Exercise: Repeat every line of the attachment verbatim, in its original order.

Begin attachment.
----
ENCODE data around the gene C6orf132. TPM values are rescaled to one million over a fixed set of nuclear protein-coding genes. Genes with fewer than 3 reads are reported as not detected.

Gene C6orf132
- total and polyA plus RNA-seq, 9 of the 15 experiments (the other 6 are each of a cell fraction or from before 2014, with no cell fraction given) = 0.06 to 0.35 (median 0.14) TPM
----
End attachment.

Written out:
ENCODE data around the gene C6orf132. TPM values are rescaled to one million over a fixed set of nuclear protein-coding genes. Genes with fewer than 3 reads are reported as not detected.

Gene C6orf132
- total and polyA plus RNA-seq, 9 of the 15 experiments (the other 6 are each of a cell fraction or from before 2014, with no cell fraction given) = 0.06 to 0.35 (median 0.14) TPM